The secrets to perfect compost


Gardeners dream of making the perfect compost to feed their precious plants and make them thrive. So how does one get earthy, rich, black gold instead of a smelly rotten mess? Here are our secrets to perfect compost.

Choose the Right Container

There are a variety of containers on the market or you can make your own, but a heap placed directly onto the soil is just as good. A box constructed of timber should have air holes between the timber slats to ensure aeration and should not be a higher than 1.5m.

Two boxes is ideal – as one matures the other is being filled. Bricks or clay pipes at the base will help with air circulation. These must be spaced about 10cm apart and covered with woody plant stems or small twigs. Do not place on concrete as the soil base helps with aeration and drainage.

Know your Browns and Greens

Greens are fresh green matter such as grass clippings, vegetable waste or fresh leaves, which are nitrogen rich. Browns are fallen leaves, straw, sawdust, shredded newspaper and the like, and contain high proportions of carbon.  The ratio for good compost is two parts browns to one part greens.

Up to 10% of the material can be rough material like small sticks and prunings, which help with aeration and prevent material from packing down and clogging up.

It’s all in the Mix

Mix all the greens together and chop up anything too big. Place a layer of two buckets of browns and then add one bucket of greens. Repeat this process 2 – 3 times, then add a sprinkle of compost activator, ground limestone, wood ash or bonemeal and a handful of soil. Mix thoroughly.

Careful Watering

The perfect compost heap is moist but not soggy. Water a new pile with 1– 2 litres of water using a fine mist spray, and being careful not to over-water. It’s a common mistake to use too much water. Remember that ‘greens’ may not look wet but can contain up to 95% water. The overall moisture content should be 60 – 65% (as moist as a wrung-out sponge). It’s better for a compost heap to be a bit too dry than too wet – it will just take longer to mature.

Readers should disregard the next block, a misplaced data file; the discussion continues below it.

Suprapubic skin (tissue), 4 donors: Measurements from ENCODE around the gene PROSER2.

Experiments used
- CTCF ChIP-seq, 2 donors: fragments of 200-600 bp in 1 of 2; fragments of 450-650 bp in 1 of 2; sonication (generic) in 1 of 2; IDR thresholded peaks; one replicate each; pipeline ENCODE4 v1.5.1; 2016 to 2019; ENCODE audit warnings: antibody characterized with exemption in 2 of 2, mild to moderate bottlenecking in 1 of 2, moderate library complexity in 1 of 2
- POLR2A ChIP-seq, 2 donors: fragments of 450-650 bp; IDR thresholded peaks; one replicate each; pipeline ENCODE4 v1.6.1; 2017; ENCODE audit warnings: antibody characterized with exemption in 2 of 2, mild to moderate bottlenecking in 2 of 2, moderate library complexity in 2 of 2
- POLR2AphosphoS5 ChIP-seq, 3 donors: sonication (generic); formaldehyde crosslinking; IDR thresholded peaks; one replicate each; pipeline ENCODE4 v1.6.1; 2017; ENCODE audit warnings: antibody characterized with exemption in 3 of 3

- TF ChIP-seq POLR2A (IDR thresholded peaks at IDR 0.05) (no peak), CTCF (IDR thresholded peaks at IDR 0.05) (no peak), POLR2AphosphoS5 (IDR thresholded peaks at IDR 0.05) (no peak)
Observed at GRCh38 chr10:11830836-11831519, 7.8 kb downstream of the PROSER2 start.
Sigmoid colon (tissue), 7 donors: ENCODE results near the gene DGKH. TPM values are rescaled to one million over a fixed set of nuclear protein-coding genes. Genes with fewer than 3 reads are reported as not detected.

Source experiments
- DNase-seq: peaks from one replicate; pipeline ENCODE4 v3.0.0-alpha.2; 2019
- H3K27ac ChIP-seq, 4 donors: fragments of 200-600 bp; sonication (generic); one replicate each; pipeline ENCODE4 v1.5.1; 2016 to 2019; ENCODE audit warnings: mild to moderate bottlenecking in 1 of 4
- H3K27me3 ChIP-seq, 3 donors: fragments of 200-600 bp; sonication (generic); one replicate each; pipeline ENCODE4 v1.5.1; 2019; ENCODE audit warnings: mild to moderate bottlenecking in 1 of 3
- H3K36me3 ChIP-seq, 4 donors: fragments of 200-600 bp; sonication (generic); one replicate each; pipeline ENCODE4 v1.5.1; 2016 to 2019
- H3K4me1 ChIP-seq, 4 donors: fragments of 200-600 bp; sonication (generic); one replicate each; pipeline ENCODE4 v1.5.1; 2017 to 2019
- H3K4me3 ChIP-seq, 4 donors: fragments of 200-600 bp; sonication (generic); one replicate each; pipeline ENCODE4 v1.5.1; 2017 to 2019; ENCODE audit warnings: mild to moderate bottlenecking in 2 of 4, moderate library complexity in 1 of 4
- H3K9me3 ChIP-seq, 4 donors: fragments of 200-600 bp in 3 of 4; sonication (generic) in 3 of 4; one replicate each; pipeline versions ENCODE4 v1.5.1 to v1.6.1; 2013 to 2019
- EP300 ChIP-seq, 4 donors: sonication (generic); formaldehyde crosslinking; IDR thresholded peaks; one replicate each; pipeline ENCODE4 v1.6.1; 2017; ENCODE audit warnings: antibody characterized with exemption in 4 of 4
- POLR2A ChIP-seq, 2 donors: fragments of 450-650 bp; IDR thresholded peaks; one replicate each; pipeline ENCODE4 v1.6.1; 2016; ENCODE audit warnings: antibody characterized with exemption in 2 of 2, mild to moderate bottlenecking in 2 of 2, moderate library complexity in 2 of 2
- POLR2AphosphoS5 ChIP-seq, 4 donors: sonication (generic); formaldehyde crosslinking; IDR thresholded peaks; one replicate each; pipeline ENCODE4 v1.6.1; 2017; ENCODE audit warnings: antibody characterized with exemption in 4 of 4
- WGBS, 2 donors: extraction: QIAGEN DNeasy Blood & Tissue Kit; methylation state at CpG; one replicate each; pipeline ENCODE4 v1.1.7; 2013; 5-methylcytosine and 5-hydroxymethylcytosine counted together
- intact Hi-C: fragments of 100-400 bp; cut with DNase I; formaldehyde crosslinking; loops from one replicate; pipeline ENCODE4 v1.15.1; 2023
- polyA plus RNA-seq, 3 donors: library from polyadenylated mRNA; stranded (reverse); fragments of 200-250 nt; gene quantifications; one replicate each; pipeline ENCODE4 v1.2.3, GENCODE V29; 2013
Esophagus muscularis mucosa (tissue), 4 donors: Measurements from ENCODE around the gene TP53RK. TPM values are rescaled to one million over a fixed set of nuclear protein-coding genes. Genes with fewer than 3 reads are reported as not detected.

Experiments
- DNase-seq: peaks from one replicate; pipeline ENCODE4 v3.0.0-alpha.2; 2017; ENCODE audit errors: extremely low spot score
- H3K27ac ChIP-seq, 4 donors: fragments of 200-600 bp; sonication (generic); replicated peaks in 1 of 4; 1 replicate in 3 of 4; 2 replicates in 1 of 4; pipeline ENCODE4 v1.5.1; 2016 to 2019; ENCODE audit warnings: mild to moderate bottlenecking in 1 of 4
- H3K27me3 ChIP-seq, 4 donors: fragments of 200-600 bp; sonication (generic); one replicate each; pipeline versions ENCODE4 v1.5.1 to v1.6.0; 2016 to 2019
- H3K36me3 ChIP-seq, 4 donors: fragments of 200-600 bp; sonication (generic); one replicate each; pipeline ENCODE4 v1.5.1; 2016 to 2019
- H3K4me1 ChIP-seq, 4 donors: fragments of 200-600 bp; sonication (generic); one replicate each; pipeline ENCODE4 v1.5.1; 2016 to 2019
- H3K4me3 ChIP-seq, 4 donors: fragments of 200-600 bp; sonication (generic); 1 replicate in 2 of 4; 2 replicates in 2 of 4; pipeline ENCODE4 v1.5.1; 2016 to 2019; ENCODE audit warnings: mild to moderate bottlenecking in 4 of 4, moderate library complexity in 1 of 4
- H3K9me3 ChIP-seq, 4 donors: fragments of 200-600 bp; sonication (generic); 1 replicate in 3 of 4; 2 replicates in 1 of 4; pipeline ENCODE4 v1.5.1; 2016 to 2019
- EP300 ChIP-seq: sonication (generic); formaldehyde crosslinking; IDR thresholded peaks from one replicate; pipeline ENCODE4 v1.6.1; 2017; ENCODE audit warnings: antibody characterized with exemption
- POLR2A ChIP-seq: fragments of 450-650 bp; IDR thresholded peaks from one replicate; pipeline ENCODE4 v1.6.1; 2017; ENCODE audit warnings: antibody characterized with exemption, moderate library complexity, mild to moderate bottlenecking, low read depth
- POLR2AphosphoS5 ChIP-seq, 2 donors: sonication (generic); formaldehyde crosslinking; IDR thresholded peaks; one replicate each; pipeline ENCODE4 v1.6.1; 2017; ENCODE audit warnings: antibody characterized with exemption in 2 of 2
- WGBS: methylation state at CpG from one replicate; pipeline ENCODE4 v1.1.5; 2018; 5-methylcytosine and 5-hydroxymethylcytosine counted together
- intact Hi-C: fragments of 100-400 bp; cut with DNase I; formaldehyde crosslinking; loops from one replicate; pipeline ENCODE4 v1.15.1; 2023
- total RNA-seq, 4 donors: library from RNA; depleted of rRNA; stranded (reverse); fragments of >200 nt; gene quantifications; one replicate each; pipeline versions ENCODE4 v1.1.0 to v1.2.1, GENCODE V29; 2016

Be Patient

Compost can be made in 6 – 8 weeks , or it can take a year or more. In general, the more effort the quicker the compost. When the material has turned a dark brown and has an earthy smell, the composting process is complete. It’s then best left for a month or two to mature.

Take note of the Do’s and Don’ts

  • Turn every 4 – 6 weeks.
  • Ensure that your heap is covered in wet weather.
  • Dry browns (fallen leaves, for example) can be kept indefinitely. Collect them in autumn and store them in plastic bags.
  • Evergreen trimmings and pine needles do not rot well and should be avoided.
  • Flies and unpleasant smells are an indication of incorrect making, usually too much water. Try adding more ‘dries’.
  • Shake as much soil off roots as possible before adding them to the compost.
  • Newspapers should be recycled to be made into more paper, but small amounts or paper towels can be used in compost.
  • Kitchen waste like fruit and vegetables, tea bags, coffee grounds and egg shells should be used, but avoid animal products and cooked food.
  • Don’t compost coal and coke ash, cat litter, dog faeces or glossy magazines.
  • A shredder can be very useful for woody material.
  • Diseased plants should be avoided.
  • Compost heaps are made by a host of small and microscopic creatures. These are not pests and will not overrun a garden.
The Gardener